Liver function tests are typically normal in people with portal vein thrombosis, though people with cirrhosis typically show sudden liver enzyme elevations. Instead, doctors usually diagnose the condition using imaging scans that allow them to see a clot in the vein.

These scans may include the following:

Doppler ultrasounds measure blood flow through blood vessels. Because it is accessible and not invasive, doctors usually start with this test. Doppler ultrasounds can detect around 80–100% of blood clots in the portal vein.

Learn more about Doppler ultrasounds.

If a person has portal vein thrombosis, a doctor will likely recommend an endoscopy. This uses a long, thin tube to visualize the digestive tract and look for bleeding.

A doctor may recommend further testing to assess for clotting disorders such as:

These conditions increase the risk of other types of blood clots.

Treatment begins by managing the underlying cause. In children and newborns, this may eliminate symptoms. For example, a child with appendicitis will need their appendix removed.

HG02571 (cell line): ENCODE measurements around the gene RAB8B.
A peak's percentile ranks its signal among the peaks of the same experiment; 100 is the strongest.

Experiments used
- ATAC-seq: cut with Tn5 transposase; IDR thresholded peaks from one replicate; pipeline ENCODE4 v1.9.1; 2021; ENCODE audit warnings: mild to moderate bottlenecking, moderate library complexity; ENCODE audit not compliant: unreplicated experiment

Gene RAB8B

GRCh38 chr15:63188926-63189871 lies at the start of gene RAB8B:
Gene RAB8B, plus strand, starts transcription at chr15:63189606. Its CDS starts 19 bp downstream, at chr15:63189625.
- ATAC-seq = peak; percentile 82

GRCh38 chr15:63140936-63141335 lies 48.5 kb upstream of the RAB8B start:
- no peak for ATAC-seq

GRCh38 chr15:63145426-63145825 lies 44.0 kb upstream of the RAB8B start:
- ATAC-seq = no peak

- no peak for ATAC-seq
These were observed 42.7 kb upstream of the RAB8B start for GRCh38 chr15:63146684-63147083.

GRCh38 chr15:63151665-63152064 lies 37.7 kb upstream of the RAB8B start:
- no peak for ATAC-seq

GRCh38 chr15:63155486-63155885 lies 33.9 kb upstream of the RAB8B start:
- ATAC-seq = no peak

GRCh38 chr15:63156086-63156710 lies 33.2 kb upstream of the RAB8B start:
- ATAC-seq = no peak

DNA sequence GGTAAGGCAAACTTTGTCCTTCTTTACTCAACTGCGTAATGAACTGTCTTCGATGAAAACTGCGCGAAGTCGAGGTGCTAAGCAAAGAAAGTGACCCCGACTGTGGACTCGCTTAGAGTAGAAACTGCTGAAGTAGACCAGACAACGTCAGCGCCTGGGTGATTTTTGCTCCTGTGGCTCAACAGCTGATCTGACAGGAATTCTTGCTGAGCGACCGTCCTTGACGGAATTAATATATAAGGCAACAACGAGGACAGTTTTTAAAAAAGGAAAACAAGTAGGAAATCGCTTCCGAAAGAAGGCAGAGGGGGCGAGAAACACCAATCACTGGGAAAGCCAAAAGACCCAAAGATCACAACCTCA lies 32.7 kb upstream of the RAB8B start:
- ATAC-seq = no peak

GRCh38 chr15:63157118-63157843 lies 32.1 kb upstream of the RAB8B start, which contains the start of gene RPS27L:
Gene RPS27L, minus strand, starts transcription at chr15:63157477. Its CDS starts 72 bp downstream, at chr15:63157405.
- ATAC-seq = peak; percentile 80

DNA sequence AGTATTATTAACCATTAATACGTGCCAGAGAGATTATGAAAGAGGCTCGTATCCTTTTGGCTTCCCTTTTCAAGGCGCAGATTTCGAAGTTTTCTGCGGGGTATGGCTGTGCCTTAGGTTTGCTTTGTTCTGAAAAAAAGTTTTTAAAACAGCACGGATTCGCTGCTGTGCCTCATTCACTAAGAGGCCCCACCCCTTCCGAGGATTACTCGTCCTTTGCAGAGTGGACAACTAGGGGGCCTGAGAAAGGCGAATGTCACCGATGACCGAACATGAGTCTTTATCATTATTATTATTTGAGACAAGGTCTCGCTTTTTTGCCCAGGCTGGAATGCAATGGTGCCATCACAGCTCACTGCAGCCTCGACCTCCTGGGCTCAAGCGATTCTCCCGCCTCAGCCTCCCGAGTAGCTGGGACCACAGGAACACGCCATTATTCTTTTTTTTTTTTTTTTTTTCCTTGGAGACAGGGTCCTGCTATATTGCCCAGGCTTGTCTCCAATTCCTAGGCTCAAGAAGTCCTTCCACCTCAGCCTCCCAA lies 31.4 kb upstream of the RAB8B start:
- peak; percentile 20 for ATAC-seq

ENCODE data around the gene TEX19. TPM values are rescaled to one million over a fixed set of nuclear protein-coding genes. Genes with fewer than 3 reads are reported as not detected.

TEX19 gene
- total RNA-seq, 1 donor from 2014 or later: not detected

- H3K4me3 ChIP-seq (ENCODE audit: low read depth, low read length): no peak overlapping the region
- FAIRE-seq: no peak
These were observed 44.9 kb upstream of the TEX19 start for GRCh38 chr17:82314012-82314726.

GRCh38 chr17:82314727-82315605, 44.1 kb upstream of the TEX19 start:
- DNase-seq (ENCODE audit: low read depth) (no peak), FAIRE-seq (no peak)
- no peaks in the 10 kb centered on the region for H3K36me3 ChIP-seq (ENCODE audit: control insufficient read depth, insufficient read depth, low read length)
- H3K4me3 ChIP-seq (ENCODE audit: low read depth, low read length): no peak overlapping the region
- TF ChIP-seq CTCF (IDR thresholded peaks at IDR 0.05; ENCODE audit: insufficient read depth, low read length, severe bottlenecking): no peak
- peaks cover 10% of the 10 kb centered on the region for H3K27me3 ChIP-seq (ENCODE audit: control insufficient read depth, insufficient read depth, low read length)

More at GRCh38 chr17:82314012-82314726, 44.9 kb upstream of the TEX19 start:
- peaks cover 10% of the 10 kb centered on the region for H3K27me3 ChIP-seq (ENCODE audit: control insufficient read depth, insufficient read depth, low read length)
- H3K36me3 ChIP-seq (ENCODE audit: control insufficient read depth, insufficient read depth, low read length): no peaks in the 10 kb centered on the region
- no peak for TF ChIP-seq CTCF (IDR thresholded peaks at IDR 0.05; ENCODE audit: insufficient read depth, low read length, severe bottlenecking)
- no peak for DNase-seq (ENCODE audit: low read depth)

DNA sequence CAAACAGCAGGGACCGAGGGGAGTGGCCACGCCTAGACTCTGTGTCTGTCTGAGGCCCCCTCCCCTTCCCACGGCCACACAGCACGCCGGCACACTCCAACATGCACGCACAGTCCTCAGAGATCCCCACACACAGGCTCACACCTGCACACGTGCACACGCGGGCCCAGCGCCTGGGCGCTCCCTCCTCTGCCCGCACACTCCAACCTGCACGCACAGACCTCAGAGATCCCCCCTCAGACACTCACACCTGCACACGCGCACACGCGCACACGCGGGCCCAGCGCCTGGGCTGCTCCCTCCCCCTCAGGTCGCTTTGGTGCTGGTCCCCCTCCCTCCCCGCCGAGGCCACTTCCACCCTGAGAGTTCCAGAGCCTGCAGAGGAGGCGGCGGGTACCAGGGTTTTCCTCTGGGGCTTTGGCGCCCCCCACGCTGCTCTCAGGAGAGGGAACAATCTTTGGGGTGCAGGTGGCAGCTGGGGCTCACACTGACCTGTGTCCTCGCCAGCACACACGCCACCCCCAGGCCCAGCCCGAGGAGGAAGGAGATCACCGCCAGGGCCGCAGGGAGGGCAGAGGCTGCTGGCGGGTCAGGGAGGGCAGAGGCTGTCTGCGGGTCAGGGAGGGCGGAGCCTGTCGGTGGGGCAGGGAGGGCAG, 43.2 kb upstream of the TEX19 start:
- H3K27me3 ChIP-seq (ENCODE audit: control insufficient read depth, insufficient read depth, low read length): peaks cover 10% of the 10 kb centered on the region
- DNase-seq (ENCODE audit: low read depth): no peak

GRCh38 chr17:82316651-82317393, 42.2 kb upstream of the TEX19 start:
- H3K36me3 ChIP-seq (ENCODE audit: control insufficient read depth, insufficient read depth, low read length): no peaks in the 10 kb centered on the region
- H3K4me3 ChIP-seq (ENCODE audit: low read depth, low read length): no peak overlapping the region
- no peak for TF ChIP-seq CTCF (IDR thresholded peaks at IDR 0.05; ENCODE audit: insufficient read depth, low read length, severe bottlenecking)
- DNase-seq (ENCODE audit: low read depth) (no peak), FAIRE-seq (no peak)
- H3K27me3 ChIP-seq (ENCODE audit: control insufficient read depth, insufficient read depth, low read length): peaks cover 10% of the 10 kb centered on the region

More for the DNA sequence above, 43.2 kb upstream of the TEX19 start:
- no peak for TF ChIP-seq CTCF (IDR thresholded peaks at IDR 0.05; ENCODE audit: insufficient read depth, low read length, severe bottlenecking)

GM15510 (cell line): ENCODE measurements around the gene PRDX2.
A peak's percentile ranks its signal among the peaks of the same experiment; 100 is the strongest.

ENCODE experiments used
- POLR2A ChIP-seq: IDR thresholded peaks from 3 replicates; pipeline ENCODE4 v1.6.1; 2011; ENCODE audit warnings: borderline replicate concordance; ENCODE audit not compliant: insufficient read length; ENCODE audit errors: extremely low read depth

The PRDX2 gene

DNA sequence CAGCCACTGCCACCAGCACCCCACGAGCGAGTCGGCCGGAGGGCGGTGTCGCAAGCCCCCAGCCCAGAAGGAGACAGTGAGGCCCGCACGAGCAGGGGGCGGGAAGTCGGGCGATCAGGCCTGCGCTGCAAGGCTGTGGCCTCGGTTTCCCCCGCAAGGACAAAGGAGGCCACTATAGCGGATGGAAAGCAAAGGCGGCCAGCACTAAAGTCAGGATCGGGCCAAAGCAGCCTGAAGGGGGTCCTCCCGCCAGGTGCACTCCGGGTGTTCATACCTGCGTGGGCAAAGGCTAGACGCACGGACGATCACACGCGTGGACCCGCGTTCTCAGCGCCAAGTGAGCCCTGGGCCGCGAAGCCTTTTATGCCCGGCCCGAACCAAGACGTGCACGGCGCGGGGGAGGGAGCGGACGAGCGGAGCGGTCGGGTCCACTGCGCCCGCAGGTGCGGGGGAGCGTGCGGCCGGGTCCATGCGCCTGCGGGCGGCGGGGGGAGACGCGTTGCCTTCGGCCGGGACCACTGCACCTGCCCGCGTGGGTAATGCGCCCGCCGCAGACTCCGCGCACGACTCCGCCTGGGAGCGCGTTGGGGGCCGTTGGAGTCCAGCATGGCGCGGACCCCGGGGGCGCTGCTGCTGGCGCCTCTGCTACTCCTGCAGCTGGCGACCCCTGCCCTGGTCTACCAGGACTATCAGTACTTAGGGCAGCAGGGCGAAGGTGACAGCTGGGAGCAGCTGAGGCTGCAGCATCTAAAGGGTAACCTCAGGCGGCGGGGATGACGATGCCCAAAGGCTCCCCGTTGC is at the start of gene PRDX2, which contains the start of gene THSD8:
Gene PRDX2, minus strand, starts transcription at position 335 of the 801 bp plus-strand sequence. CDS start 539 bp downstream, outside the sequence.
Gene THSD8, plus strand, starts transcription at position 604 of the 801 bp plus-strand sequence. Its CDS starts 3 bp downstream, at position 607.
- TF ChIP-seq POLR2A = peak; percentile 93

Treatment options include:

  • Blood thinners or anticoagulants: These drugs can help shrink blood clots and prevent more clots from forming. However, blood thinners also increase the risk of bleeding, which can be dangerous if a person has bleeding in their digestive tract. Doctors typically recommend blood thinners if a person is awaiting a liver transplant.
  • Thrombectomy: This is a procedure to surgically remove the clot. However, the clot may return, and trauma to the blood vessels may cause additional complications. Thrombectomy of the portal vein is a very high risk procedure that is only considered in the most life threatening circumstances.
  • Thrombolysis: This uses medication or minimally invasive surgery to dissolve a clot. While there are several surgical ways to access the clot, the most practical thrombolysis access is when a doctor enters through the liver or from the jugular vein. However, these approaches do pose a risk of bleeding.